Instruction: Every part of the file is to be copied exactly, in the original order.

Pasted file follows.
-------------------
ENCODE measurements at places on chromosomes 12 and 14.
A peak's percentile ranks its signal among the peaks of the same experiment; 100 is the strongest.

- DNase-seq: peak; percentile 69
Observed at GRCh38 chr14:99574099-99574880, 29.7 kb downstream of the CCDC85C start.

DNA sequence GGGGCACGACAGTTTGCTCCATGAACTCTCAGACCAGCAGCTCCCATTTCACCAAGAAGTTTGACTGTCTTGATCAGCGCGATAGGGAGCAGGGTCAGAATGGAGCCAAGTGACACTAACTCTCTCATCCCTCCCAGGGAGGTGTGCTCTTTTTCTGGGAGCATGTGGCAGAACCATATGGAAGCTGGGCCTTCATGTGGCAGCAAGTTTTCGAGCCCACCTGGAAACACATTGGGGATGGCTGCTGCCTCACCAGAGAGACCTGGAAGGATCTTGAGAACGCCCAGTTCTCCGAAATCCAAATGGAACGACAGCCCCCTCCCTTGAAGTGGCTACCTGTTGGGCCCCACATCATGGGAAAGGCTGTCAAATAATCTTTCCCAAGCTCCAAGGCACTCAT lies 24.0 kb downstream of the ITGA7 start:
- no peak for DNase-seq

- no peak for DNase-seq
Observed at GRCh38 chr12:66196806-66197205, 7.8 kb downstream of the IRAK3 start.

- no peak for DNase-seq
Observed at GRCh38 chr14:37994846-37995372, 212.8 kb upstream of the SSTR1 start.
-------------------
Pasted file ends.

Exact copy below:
ENCODE measurements at places on chromosomes 12 and 14.
A peak's percentile ranks its signal among the peaks of the same experiment; 100 is the strongest.

- DNase-seq: peak; percentile 69
Observed at GRCh38 chr14:99574099-99574880, 29.7 kb downstream of the CCDC85C start.

DNA sequence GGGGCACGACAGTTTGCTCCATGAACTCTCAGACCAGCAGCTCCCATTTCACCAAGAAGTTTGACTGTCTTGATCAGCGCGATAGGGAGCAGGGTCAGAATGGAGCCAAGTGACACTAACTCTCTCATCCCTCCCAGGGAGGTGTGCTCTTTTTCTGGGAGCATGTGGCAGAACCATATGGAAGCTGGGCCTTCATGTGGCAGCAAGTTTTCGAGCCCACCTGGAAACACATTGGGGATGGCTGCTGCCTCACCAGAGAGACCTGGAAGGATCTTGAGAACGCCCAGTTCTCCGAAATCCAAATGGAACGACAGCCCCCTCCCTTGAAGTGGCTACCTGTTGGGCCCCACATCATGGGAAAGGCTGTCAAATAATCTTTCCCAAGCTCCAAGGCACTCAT lies 24.0 kb downstream of the ITGA7 start:
- no peak for DNase-seq

- no peak for DNase-seq
Observed at GRCh38 chr12:66196806-66197205, 7.8 kb downstream of the IRAK3 start.

- no peak for DNase-seq
Observed at GRCh38 chr14:37994846-37995372, 212.8 kb upstream of the SSTR1 start.